Talk to the Veterans Crisis Line now
U.S. flag
An official website of the United States government

VA Health Systems Research

Go to the VA ORD website
Go to the QUERI website

HSR&D Citation Abstract

Search | Search by Center | Search by Source | Keywords in Title

A controlled examination of acute warning signs for suicide attempts among hospitalized patients.

Bagge CL, Littlefield AK, Wiegand TJ, Hawkins E, Trim RS, Schumacher JA, Simons K, Conner KR. A controlled examination of acute warning signs for suicide attempts among hospitalized patients. Psychological medicine. 2023 May 1; 53(7):2768-2776.

Dimensions for VA is a web-based tool available to VA staff that enables detailed searches of published research and research projects.

If you have VA-Intranet access, click here for more information

VA staff not currently on the VA network can access Dimensions by registering for an account using their VA email address.
   Search Dimensions for VA for this citation
* Don't have VA-internal network access or a VA email address? Try searching the free-to-the-public version of Dimensions


BACKGROUND: Near-term risk factors for suicidal behavior, referred to as 'warning signs' (WS), distinguish periods of acute heightened risk from periods of lower risk within an individual. No prior published study has examined, using a controlled study design, a broad set of hypothesized WS for suicide attempt. This study addressed this gap through examination of hypothesized behavioral/experiential, cognitive, and affective WS among patients recently hospitalized following a suicide attempt. METHODS: Participants were recruited during hospitalization from five medical centers across the USA including two civilian hospitals and three Veterans Health Administration facilities ( = 349). A within-person case-crossover study design was used, where each patient served as her/his own control. WS were measured by the Timeline Follow-back for Suicide Attempts Interview and were operationalized as factors that were present ( absent) or that increased in frequency/intensity within an individual during the 6 h preceding the suicide attempt (case period) compared to the corresponding 6 h on the day before (control period). RESULTS: Select WS were associated with near-term risk for suicide attempt including suicide-related communications, preparing personal affairs, drinking alcohol, experiencing a negative interpersonal event, and increases in key affective (e.g. emptiness) and cognitive (e.g. burdensomeness) responses. CONCLUSIONS: The identification of WS for suicidal behavior can enhance risk recognition efforts by medical providers, patients, their families, and other stakeholders that can serve to inform acute risk management decisions.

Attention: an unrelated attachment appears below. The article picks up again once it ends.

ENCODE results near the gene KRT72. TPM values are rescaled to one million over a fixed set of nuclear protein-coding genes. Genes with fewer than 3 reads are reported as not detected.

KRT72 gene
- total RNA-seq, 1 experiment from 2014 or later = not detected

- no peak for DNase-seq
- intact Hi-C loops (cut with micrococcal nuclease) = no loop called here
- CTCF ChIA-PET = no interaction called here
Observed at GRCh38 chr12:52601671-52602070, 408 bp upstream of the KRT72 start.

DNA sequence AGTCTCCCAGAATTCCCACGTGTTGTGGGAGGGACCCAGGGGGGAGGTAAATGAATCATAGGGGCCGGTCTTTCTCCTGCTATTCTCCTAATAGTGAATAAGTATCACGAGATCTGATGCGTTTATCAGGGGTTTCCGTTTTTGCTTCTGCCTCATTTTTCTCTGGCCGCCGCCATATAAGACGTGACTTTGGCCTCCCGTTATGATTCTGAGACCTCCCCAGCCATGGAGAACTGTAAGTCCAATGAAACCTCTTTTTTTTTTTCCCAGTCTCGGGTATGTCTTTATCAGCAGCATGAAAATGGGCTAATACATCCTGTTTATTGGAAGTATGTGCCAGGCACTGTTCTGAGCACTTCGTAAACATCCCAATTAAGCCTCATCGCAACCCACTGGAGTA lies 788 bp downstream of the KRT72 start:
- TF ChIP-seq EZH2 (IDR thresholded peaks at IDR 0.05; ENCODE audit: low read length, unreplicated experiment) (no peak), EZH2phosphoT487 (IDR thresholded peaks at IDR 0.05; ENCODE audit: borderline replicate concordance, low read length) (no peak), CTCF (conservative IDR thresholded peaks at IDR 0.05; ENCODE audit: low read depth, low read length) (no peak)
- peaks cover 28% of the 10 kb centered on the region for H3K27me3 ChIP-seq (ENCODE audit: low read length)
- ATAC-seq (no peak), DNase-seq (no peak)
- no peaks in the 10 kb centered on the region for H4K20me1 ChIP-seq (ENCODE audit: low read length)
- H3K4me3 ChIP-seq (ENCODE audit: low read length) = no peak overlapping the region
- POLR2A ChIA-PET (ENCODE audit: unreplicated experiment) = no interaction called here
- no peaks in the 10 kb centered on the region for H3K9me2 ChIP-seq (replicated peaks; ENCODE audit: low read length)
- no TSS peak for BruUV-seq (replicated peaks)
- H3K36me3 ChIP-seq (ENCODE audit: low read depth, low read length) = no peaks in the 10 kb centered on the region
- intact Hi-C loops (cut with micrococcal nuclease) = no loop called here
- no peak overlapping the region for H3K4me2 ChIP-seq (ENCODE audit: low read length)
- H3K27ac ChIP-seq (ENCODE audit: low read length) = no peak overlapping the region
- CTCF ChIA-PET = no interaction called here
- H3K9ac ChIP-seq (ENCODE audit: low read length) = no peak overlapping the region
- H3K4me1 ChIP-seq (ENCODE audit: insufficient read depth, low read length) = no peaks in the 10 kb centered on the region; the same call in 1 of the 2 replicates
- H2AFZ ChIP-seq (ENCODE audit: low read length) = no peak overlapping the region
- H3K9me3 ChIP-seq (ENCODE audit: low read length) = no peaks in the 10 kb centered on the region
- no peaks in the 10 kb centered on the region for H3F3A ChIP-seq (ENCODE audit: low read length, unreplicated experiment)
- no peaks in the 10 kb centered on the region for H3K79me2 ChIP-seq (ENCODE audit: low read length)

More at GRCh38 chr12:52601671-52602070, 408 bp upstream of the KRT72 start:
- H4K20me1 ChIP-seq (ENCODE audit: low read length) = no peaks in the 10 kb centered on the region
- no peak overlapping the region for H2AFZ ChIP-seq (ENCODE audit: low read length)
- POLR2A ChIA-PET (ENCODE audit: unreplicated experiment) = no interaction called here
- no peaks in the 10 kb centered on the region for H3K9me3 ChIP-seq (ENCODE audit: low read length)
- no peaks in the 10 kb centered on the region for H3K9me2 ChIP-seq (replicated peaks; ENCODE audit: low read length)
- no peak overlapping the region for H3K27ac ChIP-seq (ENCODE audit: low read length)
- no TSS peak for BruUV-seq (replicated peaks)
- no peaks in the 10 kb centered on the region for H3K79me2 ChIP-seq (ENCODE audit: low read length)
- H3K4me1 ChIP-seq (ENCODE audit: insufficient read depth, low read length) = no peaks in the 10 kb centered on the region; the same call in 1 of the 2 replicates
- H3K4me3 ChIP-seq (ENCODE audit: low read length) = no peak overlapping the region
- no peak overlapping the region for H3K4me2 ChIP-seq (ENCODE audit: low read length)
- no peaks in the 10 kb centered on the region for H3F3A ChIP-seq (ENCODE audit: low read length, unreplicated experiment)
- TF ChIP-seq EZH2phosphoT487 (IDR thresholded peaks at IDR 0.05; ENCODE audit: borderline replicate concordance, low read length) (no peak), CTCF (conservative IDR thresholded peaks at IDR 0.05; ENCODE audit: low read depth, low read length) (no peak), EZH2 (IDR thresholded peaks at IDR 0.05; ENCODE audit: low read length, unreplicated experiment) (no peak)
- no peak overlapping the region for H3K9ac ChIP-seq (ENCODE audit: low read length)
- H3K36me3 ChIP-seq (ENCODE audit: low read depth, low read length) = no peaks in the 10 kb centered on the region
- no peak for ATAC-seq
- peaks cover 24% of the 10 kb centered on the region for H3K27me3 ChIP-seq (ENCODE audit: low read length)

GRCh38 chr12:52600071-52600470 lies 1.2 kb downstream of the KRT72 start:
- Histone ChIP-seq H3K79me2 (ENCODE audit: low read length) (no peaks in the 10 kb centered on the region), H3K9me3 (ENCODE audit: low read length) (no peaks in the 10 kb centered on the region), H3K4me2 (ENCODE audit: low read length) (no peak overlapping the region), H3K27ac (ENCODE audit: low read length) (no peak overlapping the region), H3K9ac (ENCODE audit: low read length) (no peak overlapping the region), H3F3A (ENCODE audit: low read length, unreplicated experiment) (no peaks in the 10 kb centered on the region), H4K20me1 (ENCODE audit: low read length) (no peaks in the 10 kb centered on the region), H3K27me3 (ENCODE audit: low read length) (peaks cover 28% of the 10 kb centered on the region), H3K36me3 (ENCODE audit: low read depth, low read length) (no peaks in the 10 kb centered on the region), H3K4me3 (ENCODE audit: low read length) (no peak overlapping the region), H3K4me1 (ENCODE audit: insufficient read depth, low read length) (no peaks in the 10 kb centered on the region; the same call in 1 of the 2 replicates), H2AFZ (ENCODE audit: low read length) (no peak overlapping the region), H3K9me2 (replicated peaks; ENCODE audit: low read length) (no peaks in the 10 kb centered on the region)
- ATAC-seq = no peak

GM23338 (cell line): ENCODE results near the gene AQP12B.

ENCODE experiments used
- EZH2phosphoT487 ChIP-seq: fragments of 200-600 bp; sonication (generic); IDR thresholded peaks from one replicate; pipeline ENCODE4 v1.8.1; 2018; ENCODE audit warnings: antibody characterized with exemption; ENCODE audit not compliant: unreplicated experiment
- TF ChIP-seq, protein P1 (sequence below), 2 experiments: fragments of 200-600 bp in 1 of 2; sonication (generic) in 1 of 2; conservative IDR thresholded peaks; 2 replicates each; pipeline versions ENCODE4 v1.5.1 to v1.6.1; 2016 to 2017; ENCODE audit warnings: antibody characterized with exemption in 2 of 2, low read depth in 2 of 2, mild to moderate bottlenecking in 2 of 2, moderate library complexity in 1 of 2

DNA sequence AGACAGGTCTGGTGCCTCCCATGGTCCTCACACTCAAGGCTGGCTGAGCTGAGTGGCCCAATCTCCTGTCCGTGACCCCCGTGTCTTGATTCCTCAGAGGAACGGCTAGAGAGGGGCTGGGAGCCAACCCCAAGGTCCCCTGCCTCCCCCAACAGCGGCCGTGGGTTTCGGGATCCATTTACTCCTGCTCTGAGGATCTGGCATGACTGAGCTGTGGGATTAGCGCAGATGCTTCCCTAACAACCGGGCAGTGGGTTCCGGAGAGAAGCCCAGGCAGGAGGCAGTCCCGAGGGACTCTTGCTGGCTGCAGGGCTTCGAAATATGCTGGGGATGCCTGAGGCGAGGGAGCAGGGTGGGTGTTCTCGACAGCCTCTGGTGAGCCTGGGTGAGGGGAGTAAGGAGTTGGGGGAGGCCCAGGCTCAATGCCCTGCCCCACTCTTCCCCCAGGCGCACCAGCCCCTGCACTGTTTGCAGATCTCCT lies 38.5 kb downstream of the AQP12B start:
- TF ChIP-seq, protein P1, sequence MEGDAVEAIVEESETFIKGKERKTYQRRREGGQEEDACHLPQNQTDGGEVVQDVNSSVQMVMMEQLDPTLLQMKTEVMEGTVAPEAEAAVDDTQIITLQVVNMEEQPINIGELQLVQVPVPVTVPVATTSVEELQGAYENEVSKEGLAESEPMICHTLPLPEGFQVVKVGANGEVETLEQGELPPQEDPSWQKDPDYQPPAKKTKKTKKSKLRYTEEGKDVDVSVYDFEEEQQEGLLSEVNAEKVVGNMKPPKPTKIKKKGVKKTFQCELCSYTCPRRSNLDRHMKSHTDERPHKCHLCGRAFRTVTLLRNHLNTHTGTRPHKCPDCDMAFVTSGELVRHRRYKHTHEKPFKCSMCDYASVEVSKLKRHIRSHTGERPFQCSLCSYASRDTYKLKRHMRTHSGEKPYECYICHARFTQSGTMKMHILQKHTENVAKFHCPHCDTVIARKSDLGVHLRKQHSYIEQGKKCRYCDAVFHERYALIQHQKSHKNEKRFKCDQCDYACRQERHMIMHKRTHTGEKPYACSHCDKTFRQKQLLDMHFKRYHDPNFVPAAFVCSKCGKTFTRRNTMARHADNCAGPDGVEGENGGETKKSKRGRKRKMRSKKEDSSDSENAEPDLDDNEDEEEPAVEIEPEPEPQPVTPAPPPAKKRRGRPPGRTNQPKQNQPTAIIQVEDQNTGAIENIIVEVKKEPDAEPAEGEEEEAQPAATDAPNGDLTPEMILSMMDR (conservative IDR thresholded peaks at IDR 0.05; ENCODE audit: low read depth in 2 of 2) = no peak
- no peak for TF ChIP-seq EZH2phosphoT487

Questions about the HSR website? Email the Web Team

Any health information on this website is strictly for informational purposes and is not intended as medical advice. It should not be used to diagnose or treat any condition.